Evaluating Arts Education: The art of mixing methods for measuring creativity
Session Number: 1846
Track: Arts, Culture, and Museums
Session Type: Panel
Tags: arts education, Mixed-Methods Evaluation, validity
Session Chair: Patricia Moore Shaffer [Deputy Director, Research & Analysis - National Endowment for the Arts]
Discussant: Patricia Moore Shaffer [Deputy Director, Research & Analysis - National Endowment for the Arts]
Presenter 1: Laura Pryor [Social Policy Research Associates]
Presenter 3: Rachel Estrella [Senior Associate - Social Policy Research Associates]
Time: Nov 16, 2019 (09:15 AM - 10:00 AM)
Room: Hilton Symphony II
Abstract 1 Title: Practices and Considerations for Quantifying the Arts
Presentation Abstract 1:
Arts-based education initiatives often have nuanced outcomes that are challenging to accurately quantify. Furthermore, in the era of standardized testing, researchers and evaluators are often asked to link arts education programs to test scores. Yet, given the limited quantitative research in arts education, creating and utilizing valid and meaningful quantitative measures into an arts-based evaluation can contribute a unique perspective to our understanding of the role of the arts in education. This presentation discusses how an evaluation of the Poetry Out Loud program attempted to quantify arts education outcomes via a quasi-experimental design incorporating survey and administrative data. In addition to outlining the study’s design, this presentation discusses challenges with creating valid measures and reflects on the limitations of the approach. The presentation concludes by raising considerations and future opportunities for ensuring that quantitative studies of arts education meaningfully capture student outcomes.
Abstract 2 Title: Honoring Nuance in Arts Education Evaluation
Presentation Abstract 2:
The goals of arts education programs in schools may include, but are not limited to, academic outcomes. Participation in these programs has also been shown to improve students’ social emotional outcomes (e.g. self-concept, self-confidence, positive behavioral change) and deepen their appreciation for the arts. Strong qualitative methods in the evaluation of arts education can capture these more nuanced outcomes and provide insight into why or how arts programs work. This presentation discusses how SPR structured its evaluation of Poetry Out Loud, incorporating student surveys and in-depth site visits to capture student and teacher voice, and demonstrate how program implementation influenced social emotional outcomes and poetry appreciation. These findings depict the potential of well-implemented arts programming on schools, teachers, and students, and provide essential context for quantitative findings.
Presentation 2 Other Authors: Jennifer Hogg
Abstract 3 Title: Validity, Credibility, and Relevance: Addressing the Tensions in Arts Education Evaluation
Presentation Abstract 3:
How we measure the value of arts education has long been a source of tension in the field. Some believe that focusing on connections between arts involvement and academic achievement in core subjects (e.g. math and language arts) validates the importance of arts education. Others feel strongly that measuring the power of the arts primarily by examining its influence on other subjects limits our understanding of its power. This is further exacerbated by the push to apply methods deemed as the “gold standard” and the conflation of those methods with notions of “validity” and “credibility”. This presentation encourages participants to think about the purpose of evaluation, to deconstruct how we think about “evidence” when considering evidence-based research in arts education and who decides what is “credible”, and the importance of asking those questions to ensure that evaluations produce meaningful results and are relevant and useful for programs and practitioners.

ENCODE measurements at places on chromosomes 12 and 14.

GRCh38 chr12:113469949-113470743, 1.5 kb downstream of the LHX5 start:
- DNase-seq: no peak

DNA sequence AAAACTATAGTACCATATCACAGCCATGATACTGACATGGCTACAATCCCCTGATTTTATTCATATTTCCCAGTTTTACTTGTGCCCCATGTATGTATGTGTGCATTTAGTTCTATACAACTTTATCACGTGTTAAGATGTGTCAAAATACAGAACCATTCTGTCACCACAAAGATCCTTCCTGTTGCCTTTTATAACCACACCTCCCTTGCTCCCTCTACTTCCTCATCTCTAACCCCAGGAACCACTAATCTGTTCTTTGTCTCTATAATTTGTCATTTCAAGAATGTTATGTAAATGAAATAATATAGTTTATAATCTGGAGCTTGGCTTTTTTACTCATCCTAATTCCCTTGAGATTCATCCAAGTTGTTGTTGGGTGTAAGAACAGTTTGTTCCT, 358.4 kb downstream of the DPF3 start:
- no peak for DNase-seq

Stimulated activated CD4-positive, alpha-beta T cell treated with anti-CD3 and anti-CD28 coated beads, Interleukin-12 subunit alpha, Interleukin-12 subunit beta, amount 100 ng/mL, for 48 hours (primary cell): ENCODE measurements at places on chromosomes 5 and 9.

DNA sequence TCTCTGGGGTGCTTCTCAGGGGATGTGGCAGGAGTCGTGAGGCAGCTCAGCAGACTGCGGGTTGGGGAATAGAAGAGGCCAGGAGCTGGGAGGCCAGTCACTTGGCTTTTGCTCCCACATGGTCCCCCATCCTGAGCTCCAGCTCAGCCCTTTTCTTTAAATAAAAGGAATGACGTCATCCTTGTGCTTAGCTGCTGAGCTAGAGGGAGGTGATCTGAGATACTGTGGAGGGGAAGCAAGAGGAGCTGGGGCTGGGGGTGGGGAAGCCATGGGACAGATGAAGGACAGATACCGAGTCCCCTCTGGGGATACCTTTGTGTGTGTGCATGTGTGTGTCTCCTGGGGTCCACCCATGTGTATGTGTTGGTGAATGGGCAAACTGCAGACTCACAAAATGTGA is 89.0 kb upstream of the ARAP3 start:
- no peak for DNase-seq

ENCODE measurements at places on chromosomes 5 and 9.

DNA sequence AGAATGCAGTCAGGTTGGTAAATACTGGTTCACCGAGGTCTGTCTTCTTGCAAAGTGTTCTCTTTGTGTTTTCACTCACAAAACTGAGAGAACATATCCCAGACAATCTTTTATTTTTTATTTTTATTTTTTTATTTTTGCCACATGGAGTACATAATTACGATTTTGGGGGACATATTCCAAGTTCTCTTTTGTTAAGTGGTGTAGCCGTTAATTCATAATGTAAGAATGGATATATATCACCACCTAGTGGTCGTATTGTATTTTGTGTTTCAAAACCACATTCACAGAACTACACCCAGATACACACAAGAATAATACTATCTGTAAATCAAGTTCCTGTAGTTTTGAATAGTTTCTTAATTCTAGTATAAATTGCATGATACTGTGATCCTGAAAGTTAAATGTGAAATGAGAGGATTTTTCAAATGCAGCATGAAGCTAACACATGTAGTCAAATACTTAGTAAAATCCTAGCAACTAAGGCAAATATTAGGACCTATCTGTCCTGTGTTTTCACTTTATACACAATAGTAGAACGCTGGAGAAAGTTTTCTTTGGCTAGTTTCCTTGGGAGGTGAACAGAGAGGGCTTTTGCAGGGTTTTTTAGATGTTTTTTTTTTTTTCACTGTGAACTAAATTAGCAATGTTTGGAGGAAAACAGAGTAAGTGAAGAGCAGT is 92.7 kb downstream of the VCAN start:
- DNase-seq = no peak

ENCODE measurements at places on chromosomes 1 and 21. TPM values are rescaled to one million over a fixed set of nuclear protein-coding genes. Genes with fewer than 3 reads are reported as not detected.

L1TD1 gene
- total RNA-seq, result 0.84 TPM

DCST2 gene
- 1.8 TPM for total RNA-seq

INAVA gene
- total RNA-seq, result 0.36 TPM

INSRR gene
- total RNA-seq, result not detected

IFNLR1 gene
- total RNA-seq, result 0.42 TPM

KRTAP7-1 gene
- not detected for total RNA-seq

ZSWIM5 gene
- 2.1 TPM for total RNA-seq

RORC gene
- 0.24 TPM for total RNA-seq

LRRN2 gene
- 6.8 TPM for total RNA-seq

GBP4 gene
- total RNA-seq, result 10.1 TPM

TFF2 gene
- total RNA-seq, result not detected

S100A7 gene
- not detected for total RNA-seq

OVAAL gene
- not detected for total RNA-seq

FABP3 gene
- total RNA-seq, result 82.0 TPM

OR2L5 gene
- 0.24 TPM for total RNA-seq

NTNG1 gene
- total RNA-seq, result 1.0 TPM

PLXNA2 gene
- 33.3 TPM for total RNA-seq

Audience Level: All Audiences
Session Abstract (150 words):
The conference theme states that the role of evaluation is to provide “trusted, credible, evidence-based, and balanced conclusions about the quality, importance and value of what is relevant in our society.” While evaluating arts education programs is no exception to this standard, this context requires evaluators to grapple with designing evaluations that include multifaceted outcomes (i.e. creativity, self-expression) alongside standardized test scores. This panel explores this challenge through discussing the methodological approach to an evaluation of the National Endowment for the Arts’ Poetry Out Loud program and reflecting on the role of evaluation in arts education. The first two panelists discuss how the qualitative and quantitative components of the evaluation attempted to balance the need for external rigor via standardized tests scores with capturing multifaceted outcomes. The final presentation discusses questions related to credible and valid findings in an arts education context and the role of stakeholders in shaping validity.
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